I would like to know what “use” means in this case. I agree that information gained from torture should be inadmissible in court, but if some less scrupulous government (cough USA) tortures someone and finds out about a plot to bomb buildings in Canada, I think that CSIS should be able to use that information to prevent death and destruction.

    • Jacob Ewing says:

      Foiling a plan and penalizing someone for making that plan are not the same thing.

    • Andrew Eisenberg says:

      This kind of direct cause and effect between one person being tortured/interrogated and thwarting a terrorist plot is the stuff of 24.  In real life, things are much more complicated.  Little pieces here and there are put together to form a bigger picture of what will (or might) happen.  One single victim tortured will not be enough to find and dismantle the bomb.

    • Michael Roberts says:

      That … doesn’t actually happen except in movies.  Torture makes the victim eager to tell his torturer anything he thinks he wants to hear.  Like that Iraq has weapons of mass destruction all around Tikrit, or naming a few conspirators.  He’ll make it up – he can’t tell the difference after torture.

      The only actionable intelligence that real interrogators get is from building actual, genuine trusting relationships with prisoners and making them believe it’s in their own best interest to help their captors – and that doesn’t mean making the pain stop, it means helping their families out of an oppressive regime, or whatever will actually help them.  Actual, real help.

      Our current torture techniques, and I am not making this up, were developed by Soviet and Chinese Communists to get their political prisoners to sign “confessions”.  That’s all you get from torture – political “confessions” or naming other witches or other entirely bogus non-information that only serves to divert our actual resources from actual problems that could be addressed if our soi-disant “leadership” didn’t get a massive hard-on from the idea of torture.  And yeah, Mr. Barack Change-you-got-suckered-into-believing-in Obama, I’m looking at you.

      So if you want CSIS to go off spending taxpayer money on bullshit that isn’t real, then by all means allow them to use tortured “evidence”.  But if you believe that reality is to be discovered and not invented, you’re better off being professional.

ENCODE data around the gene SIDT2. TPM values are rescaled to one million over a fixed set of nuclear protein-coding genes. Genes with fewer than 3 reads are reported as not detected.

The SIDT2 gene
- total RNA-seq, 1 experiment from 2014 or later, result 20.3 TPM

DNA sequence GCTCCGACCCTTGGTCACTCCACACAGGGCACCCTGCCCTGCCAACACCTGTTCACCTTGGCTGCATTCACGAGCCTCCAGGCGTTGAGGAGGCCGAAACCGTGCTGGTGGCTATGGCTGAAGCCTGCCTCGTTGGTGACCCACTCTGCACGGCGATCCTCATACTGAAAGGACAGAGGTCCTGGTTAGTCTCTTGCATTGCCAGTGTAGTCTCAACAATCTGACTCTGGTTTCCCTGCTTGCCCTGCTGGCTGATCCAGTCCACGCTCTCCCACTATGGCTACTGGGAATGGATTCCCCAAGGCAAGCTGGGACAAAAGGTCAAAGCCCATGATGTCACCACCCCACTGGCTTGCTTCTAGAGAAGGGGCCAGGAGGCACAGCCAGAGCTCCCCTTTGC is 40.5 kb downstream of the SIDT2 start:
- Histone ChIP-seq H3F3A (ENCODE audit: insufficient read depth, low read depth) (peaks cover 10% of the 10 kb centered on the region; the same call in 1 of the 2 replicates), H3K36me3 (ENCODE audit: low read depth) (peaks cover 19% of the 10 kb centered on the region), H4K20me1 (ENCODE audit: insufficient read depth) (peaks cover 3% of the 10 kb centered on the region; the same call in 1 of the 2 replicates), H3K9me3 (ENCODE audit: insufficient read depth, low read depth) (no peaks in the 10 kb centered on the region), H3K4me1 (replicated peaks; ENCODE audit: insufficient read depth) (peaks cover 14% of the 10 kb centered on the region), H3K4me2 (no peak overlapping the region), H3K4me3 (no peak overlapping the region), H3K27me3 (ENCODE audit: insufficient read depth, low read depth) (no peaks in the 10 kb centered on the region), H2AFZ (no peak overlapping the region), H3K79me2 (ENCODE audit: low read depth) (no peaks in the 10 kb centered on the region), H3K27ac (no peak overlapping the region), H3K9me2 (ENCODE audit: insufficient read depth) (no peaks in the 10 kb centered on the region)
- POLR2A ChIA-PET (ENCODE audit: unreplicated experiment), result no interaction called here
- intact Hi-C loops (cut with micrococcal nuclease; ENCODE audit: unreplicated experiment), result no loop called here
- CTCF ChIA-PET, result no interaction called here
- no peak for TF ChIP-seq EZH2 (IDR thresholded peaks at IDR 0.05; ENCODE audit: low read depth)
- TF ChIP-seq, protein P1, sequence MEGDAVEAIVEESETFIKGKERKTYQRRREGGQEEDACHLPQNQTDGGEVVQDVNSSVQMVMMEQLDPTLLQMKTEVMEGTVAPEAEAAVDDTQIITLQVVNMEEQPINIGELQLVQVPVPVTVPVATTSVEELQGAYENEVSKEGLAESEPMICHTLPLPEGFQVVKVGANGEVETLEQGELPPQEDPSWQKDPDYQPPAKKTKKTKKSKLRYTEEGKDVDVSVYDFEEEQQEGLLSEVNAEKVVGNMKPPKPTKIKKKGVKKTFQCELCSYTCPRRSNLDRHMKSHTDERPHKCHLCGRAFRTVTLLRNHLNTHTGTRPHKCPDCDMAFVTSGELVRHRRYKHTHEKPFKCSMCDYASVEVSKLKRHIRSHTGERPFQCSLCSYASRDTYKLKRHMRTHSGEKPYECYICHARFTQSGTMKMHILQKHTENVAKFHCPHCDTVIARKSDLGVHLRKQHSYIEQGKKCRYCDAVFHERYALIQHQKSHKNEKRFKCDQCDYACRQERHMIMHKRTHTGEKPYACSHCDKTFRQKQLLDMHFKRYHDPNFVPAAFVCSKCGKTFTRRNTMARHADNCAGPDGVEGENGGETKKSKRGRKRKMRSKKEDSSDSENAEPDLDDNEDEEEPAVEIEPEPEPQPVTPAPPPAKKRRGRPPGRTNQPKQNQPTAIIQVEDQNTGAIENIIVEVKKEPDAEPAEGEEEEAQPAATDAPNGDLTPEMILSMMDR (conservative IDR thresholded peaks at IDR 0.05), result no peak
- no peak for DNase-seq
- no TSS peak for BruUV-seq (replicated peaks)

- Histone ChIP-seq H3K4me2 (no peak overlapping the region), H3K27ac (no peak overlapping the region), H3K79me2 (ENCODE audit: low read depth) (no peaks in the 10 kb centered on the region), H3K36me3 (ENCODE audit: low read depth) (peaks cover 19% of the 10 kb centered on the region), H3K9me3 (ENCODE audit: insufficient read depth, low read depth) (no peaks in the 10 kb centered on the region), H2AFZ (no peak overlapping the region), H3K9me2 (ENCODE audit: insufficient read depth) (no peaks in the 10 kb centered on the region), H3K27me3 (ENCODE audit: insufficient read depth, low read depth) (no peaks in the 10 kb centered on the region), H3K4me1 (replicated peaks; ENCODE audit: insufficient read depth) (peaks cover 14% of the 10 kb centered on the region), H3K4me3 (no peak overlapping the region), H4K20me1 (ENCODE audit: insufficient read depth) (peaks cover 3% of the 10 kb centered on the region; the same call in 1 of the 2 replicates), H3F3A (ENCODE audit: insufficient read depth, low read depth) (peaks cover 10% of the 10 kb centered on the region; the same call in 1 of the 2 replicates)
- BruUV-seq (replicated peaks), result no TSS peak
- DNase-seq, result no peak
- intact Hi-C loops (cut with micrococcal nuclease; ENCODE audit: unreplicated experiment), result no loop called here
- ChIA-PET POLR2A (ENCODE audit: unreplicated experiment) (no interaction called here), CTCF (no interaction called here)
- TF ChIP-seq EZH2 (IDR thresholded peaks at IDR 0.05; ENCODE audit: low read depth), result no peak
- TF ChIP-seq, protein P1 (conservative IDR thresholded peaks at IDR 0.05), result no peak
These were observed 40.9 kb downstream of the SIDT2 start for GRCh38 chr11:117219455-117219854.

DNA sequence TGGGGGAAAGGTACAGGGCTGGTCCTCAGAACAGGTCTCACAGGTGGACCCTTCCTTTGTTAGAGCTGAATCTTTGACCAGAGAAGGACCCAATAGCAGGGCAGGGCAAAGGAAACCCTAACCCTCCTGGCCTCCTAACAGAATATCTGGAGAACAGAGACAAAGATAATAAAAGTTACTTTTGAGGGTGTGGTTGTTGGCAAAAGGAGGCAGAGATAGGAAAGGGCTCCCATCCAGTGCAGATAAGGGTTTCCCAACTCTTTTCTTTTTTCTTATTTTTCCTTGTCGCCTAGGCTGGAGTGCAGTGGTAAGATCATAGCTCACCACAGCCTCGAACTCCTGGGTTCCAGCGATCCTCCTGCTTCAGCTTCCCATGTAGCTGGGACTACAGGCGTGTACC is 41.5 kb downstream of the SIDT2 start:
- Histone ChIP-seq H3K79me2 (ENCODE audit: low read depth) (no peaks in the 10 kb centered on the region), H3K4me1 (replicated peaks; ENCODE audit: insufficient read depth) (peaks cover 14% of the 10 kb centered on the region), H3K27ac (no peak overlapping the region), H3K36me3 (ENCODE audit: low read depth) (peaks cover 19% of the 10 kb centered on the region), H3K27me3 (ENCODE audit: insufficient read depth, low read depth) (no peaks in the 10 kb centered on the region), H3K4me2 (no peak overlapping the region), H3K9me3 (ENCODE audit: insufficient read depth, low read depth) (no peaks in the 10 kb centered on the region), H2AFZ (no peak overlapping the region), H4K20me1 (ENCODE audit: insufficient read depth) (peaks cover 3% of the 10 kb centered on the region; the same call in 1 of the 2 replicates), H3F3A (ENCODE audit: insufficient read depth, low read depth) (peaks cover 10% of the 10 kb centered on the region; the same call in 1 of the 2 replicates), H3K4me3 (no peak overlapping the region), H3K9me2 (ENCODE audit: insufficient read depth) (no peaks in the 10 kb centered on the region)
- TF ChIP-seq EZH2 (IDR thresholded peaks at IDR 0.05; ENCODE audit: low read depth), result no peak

• That_Anonymous_Coward says:

        And we have prime examples of these techniques being used by police in the US.  Look how many people were put in jail after “confessing” during an 18 hour session with someone manipulating them.  Some get lucky and DNA clears them later and calls into question the techniques being used to get the confession, but how many people don’t have DNA to destroy a confession given under duress.

      • Roger Strong says:

        Yes, torture is ventriloquism.

        Torture of individuals that is.  But that’s not what the US has been doing.

        They torture the individual, AND they torture his fellow insurgents AND they torture anyone who might happen to know him. Then they compare notes to see whose story doesn’t match. It’s a DATA MINING operation. The more people they torture, the more accurate a picture they get.

        This is why Gitmo had to be expanded AND they had interrogation centers in Eastern Europe and Morocco AND they were torturing in Iraqi prisons AND they were torturing in Afghanistan AND STILL they had to farm out torture to places like Syria and Egypt.  It’s why they even tortured people they had only the vaguest suspicions about. (Like Canadian Maher Arar and a growing number of other people tortured, cleared and eventually let go with an “er, never mind.”   They were trying to get as big a dataset as possible.

        Done this way it’s even more evil.  A lot more innocent people get tortured.  But it’s not ventriloquism.

        • Sujai Kumar says: